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PEER 2002 PEER Annual Meeting Performance of Improved Ground u Elizabeth A. Hausler and Nicholas Sitar.

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Presentation on theme: "PEER 2002 PEER Annual Meeting Performance of Improved Ground u Elizabeth A. Hausler and Nicholas Sitar."— Presentation transcript:

1 PEER 2002 PEER Annual Meeting Performance of Improved Ground u Elizabeth A. Hausler and Nicholas Sitar

2 Acknowledgements  U.S.- Japan Cooperative Research Program for Urban Earthquake Disaster Mitigation, NSF, Award No. CMS  Earthquake Engineering Research Centers Program, NSF, Award No. EEC  Public Works Research Institute, Japan  Port and Airport Research Institute, Japan  University of California, Davis Center for Geotechnical Modeling  Hayward Baker

3 1964 Niigata Earthquake Case History Unimproved, up to 50 cm settlement (Watanabe, 1966) Improved with vibroflotation, 2-3cm settlement (Fudo Corp., 1964)

4 1995 Kobe Earthquake Case History Portopialand, Port Island, improved with vibro-rod (Fudo Corp., 1995) Unimproved area 

5 2001 Nisqually Earthquake Case History Home Depot, improved with VR stone columns  Unimproved

6 Field Case Histories by Earthquake Hausler, E.A. and Sitar, N., (2001). “Performance of Soil Improvement Techniques in Earthquakes”, Fourth International Conference on Recent Advances in Geotechnical Earthquake Engineering and Soil Dynamics, Paper 10.15, March

7 Field Case Histories by Method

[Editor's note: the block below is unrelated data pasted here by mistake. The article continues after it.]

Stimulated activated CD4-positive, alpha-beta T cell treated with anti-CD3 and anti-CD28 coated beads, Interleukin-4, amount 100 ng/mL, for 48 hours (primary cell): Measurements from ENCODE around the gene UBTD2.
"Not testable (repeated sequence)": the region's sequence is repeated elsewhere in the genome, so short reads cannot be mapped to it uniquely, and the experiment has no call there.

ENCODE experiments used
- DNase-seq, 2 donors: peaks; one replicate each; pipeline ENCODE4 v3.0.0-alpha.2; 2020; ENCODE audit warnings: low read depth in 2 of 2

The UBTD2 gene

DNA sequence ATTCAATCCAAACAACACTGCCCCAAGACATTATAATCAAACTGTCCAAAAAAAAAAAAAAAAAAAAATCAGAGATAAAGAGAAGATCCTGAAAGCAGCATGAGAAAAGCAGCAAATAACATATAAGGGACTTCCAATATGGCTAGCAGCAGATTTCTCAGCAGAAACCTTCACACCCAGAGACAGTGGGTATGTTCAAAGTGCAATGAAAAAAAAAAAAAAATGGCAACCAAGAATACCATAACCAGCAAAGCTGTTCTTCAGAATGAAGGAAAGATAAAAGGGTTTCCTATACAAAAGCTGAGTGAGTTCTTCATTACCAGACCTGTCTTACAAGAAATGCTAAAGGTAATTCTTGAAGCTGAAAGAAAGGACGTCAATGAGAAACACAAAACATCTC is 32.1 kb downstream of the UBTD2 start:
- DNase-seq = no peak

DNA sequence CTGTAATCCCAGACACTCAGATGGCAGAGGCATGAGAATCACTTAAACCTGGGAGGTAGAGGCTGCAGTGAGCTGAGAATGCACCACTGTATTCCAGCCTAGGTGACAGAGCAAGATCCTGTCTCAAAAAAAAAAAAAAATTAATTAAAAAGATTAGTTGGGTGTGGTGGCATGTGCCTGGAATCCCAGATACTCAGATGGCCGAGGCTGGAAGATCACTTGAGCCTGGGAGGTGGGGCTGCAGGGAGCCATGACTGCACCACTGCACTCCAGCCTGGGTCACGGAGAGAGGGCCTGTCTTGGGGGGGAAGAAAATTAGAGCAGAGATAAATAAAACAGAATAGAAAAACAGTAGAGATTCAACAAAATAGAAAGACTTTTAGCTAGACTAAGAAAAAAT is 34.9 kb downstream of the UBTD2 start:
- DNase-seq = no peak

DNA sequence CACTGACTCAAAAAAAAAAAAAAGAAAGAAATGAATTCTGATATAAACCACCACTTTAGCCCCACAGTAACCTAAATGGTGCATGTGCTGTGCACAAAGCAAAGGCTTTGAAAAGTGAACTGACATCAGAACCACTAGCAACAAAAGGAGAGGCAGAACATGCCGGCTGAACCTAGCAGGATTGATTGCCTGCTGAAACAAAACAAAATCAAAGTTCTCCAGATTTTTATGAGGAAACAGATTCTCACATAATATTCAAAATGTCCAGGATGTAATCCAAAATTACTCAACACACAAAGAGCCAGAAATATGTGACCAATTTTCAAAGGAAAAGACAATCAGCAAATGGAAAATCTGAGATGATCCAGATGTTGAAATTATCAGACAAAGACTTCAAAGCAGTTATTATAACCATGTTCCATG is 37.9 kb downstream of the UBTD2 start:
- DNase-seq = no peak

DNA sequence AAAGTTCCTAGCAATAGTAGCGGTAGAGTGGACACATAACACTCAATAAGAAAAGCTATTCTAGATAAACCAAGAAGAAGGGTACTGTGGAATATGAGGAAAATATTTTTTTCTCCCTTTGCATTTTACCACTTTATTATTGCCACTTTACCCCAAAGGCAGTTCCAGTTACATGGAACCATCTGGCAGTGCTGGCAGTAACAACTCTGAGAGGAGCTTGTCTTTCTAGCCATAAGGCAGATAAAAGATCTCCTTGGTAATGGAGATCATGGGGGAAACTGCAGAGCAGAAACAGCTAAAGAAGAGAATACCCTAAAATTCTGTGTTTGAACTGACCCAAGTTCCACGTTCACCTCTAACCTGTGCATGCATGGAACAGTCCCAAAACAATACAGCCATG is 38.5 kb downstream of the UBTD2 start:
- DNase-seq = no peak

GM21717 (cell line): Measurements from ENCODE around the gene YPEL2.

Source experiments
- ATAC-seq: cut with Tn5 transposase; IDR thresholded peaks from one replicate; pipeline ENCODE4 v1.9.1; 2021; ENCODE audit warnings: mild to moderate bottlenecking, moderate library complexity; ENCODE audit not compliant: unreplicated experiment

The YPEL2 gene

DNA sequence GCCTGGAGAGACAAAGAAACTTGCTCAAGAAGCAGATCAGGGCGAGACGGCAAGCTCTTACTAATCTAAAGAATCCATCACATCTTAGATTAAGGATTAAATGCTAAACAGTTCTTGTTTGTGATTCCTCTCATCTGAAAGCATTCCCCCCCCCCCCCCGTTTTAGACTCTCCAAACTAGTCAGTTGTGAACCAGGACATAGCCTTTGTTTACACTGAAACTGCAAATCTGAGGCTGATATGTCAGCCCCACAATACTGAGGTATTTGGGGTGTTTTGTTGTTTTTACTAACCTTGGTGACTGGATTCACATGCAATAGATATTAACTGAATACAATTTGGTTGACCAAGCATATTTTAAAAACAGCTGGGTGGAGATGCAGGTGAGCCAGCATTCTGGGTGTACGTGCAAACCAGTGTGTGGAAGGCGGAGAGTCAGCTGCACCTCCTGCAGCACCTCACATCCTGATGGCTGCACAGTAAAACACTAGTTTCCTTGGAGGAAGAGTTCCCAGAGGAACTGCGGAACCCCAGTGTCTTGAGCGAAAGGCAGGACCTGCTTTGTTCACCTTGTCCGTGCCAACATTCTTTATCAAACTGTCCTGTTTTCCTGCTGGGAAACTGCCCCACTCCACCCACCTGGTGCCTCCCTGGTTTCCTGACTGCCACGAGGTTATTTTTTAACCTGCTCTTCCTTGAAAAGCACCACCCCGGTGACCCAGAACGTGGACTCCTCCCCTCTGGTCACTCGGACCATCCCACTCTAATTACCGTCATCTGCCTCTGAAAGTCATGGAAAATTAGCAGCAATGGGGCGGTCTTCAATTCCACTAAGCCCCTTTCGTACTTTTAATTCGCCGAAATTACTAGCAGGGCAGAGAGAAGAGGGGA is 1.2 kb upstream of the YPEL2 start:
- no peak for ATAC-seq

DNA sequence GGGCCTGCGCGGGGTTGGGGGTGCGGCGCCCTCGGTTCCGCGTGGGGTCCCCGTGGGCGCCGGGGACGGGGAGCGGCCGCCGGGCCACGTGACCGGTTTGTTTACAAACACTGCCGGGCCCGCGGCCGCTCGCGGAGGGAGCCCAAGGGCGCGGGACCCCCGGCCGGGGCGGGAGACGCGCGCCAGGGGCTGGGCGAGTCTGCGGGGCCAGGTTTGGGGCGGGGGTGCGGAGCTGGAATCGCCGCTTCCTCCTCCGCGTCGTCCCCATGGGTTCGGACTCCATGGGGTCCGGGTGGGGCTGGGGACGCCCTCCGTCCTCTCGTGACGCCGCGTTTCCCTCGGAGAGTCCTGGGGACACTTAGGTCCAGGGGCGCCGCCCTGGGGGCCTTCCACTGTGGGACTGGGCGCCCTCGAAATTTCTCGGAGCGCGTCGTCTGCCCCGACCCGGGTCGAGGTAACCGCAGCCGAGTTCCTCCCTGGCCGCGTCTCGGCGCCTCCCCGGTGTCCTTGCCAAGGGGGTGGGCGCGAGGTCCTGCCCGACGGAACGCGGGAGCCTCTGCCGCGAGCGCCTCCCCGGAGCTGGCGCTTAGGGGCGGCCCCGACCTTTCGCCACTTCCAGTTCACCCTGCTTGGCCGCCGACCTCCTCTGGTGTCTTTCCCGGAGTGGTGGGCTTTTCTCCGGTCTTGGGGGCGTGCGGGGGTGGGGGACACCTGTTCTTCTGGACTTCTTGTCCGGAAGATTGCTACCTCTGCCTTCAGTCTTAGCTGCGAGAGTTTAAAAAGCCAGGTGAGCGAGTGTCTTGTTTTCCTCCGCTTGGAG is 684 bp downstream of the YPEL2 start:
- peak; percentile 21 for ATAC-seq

8 Results of Case History Analysis  Field case histories indicate that sites with ground improvement experience less ground deformation than adjacent, unimproved areas  10 % of the case histories received inadequate performance designation, most commonly because there was a significant lateral spreading hazard present or the improvement was not deep enough  Most field case histories, however, lack sufficient quantitative information on building settlement, vertical ground strain, and degree, depth, and lateral extent of ground improvement

9 How Deep? How Wide? H H Zc ? ? ?? ? ? ??

10 Approach  Compile field case histories of sites with liquefaction mitigation that have been shaken by an earthquake  Review available design guidelines for remediation zone geometry  Review previous physical model studies with ground improvement  Perform centrifuge-based shaking table tests to study the influence of remediation zone geometry on performance of a structure on embedded shallow foundation  Develop the design guideline using case histories and physical model studies

11 Experience and Guidelines -- Depth  In U.S., common to determine depth using SPT, CPT, or Vs measurements in deterministic simplified liquefaction triggering analysis (Seed and Idriss, 1971, Youd and Idriss, 1997, Cetin, 2000); sometimes, assessment of potential settlement using Ishihara and Yoshimine (1992) or Tokimatsu and Seed (1987), or more detailed site response analysis is done  In Japan, similar procedures, emphasis on lab testing, Road and Bridge Code specifies maximum 20m depth for liquefaction hazard evaluation  Field case histories: 45% of cases with sufficient data were improved through the full potentially liquefiable thickness